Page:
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In areas without robust surveys of species distributions, proxies are often used to estimate where marine flora and fauna reside. The authors tested a number of environmental proxies to see how well they could be used to predict both the distribution and abundance of species, using the Solitary Islands Marine Park in south-eastern Australia as a case study. Merging the outputs from both species- and habitat-oriented models with stakeholder advice is likely the best bet for planning conservation actions in data-limited situations.
The authors of this study sought to find “if perceived threats to the local marine environment and marine activities influenced the degree of support for the desalination facility” in the small, coastal town of Carlsbad, California, USA. 1500 questionnaires were mailed out to random residents of the town in 2015, with a 25% response rate. “The questionnaire included closed questions about the importance of the marine ecosystem, concerns about impacts of the plant on marine areas in California and in Carlsbad, the importance of mitigation measures to reduce impacts on marine areas, and trust in organizations to implement mitigation measures”, in addition to demographic data and how often respondents engaged in marine activities.
Unmanned aerial vehicles (UAVs), colloquially known as drones, could offer a much faster and efficient monitoring process. The authors present a methodology for using drones to take pictures of beaches, and then using machine learning techniques to automatically count and categorize litter in these photos. Ideally, this methodology would take just one trained individual a few minutes to sample an entire beach.
Even in the remote South Pacific, fish are eating plastic – and so are the people who eat those fish
Plastics are universally associated with pollutants. Chemicals like bisphenol-A (BPA) and phthalates are commonly bonded to plastics during manufacturing. Polychlorinated biphenyls (PCBs) and other persistent organic pollutants (POPs) often adsorb onto plastics from surrounding waters when they are released into the ocean. Fish have been shown to ingest plastic and integrate these adsorbed pollutants into their tissues. Since fish are commonly served for human consumption, there are potential risks to human health and development from eating contaminated fish.
The effects of climate change can be perceived when the signal of human-altered climate is louder than the noise of natural climatic variations. The point at which the signal outweighs the noise is called the time of emergence (TOE). If the signal of climate-change is predicted to be statistically greater than the noise in, for example, 20 years, you would say the TOE is 20 years. In this example, in 20 years from now, one would be expected to legitimately notice an altered climate. Using climate models under a high-emission scenario, the authors predicted the TOE for perceivable changes in temperature and precipitation for a variety of both marine and terrestrial habitats, and major population centers.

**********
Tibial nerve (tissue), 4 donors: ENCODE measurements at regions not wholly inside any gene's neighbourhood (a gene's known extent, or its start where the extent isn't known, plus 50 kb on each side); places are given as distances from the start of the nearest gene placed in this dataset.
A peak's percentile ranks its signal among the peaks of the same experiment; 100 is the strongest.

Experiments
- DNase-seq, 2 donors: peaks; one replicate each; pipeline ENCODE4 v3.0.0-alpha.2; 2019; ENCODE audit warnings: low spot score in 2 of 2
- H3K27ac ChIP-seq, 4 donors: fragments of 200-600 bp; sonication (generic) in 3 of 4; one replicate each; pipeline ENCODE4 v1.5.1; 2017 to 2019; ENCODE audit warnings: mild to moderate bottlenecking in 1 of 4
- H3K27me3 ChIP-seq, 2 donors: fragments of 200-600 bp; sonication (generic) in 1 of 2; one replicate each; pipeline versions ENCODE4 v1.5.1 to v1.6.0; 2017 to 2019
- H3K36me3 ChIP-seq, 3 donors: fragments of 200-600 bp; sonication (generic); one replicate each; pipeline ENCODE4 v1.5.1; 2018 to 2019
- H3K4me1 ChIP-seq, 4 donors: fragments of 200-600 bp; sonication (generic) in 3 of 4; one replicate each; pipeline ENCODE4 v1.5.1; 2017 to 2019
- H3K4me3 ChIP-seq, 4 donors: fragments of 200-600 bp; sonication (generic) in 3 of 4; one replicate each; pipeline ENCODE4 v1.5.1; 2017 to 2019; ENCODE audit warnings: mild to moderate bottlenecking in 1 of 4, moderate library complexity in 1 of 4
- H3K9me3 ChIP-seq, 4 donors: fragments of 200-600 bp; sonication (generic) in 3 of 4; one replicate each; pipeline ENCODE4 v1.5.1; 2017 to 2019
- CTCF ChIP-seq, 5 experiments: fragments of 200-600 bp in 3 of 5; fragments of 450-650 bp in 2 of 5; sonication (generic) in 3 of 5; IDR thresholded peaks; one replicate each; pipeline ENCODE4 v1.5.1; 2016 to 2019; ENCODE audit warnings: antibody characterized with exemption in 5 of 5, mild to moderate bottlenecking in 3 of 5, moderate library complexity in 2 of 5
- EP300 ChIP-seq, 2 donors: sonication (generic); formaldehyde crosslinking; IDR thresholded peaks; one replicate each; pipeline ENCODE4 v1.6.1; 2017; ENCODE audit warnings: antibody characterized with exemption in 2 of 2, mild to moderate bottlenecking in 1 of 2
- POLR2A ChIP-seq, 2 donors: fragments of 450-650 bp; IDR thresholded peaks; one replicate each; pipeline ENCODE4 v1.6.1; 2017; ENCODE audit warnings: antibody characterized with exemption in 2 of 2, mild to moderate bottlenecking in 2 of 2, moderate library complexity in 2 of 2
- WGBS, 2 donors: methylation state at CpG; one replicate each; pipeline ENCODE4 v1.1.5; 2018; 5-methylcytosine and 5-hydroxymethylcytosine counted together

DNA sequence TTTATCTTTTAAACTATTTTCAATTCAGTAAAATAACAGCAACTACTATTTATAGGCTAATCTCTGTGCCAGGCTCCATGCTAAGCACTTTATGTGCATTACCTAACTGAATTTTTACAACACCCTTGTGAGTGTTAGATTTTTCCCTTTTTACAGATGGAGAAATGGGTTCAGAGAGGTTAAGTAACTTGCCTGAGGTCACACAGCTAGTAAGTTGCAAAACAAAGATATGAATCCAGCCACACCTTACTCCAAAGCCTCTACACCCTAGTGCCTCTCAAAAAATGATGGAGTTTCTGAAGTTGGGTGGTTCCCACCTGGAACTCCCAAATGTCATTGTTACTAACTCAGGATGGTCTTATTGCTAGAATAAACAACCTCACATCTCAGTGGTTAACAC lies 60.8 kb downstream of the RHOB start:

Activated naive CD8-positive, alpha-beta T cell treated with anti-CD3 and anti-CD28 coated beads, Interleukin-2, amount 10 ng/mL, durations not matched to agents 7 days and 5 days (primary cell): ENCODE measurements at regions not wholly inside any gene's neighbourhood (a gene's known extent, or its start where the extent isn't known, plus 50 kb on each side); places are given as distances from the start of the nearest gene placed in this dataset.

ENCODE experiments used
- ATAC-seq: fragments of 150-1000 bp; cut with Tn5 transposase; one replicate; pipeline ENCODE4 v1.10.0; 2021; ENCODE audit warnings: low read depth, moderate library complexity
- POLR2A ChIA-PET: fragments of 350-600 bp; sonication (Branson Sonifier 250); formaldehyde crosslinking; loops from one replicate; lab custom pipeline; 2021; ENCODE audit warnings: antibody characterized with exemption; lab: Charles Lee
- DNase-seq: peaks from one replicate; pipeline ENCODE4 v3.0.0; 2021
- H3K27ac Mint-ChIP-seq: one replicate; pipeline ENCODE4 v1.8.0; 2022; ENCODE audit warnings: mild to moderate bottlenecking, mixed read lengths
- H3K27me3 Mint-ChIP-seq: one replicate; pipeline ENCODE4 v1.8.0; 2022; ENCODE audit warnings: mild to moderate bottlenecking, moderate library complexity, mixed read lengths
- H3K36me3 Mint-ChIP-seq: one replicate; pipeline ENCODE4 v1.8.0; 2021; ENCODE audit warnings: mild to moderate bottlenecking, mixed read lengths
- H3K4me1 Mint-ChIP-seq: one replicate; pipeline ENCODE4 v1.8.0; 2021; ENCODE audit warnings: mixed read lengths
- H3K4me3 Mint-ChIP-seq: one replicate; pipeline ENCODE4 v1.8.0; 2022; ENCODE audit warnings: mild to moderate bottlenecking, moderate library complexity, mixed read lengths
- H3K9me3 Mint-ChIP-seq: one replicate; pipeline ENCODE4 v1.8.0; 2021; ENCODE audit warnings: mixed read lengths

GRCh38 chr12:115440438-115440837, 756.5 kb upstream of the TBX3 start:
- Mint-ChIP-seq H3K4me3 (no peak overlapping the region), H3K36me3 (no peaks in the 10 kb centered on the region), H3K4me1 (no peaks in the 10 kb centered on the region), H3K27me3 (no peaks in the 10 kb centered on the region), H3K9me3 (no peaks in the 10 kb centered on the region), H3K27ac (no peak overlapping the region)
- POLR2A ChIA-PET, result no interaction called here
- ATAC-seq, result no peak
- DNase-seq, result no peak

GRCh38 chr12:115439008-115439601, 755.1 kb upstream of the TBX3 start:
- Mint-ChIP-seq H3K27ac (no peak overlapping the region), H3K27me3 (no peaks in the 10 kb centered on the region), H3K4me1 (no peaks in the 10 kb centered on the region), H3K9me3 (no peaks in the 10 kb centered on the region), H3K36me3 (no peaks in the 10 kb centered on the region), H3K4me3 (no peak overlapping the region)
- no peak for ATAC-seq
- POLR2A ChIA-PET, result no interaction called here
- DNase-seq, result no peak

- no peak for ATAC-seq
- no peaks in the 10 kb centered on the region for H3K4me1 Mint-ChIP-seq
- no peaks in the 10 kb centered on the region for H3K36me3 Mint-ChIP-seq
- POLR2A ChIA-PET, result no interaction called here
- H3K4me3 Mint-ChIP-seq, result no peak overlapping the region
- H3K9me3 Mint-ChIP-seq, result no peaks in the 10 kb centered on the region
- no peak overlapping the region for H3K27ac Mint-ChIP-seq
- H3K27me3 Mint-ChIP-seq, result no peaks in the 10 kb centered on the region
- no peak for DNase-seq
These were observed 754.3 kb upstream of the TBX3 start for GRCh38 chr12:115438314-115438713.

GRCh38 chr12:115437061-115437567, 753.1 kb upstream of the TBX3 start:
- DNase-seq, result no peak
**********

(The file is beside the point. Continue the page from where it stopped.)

Marine protected areas (MPAs) designate a static spatial zone for protection from some, or all, human activities. With climate change, species are likely to shift in response to warming oceans, quite possibly outside the boundaries of the MPAs that were meant to offer protection. In addition, the designation of an area as a partially-protected MPA may spur unintended human impacts. So how do you plan for climate change and human uses when species migrate? Ecological niche models may offer a solution.
In a study of residents living adjacent to the Ningaloo Marine Park in Western Australia, researchers found that scientific research conducted in the park had helped to build trust with regard to management of the MPA. The study also found that trust could be further enhanced through a targeted science communication and engagement strategy that targets different ‘personality types’ throughout the region.
Automatic identification systems (AIS) are mandated by the International Maritime Organization to be operational on many types of ships; generally speaking, any cargo ship of 300 gross tonnes or more, and fishing vessels over 15 feet long. AIS broadcasts a ship’s identity, position, speed, and other variables as frequently as every other second, and at most every six minutes. Between VHF radio and satellite networks, ships can be monitored in real-time. Several websites offer real-time AIS data for free, making it an easy addition to a marine spatial planning process.
Surveys of an area once home to numerous horse mussel beds showed that damage from mobile fishing gear depleted the abundance of the species from well over 100 mussels per square meter to just four mussels per square meter in 2010. After banning all mobile fishing gear for seven years, the ecosystem had not recovered. Horse mussels act as a keystone species, so without a critical number of mussels in the habitat, other species are unable to come back. Restoration efforts are needed alongside spatial protection to fix the damage caused.
The authors describe governance approaches to sea-level rise (SLR) adopted by the large, coastal cities of Venice, Italy, and Miami, Florida, USA – offering advice on how each city could learn from the other. The authors, who work in these cities on the issue of SLR, were able to bring their own observations into this analysis alongside archival research and interviews with government officials, NGOs, and scientists.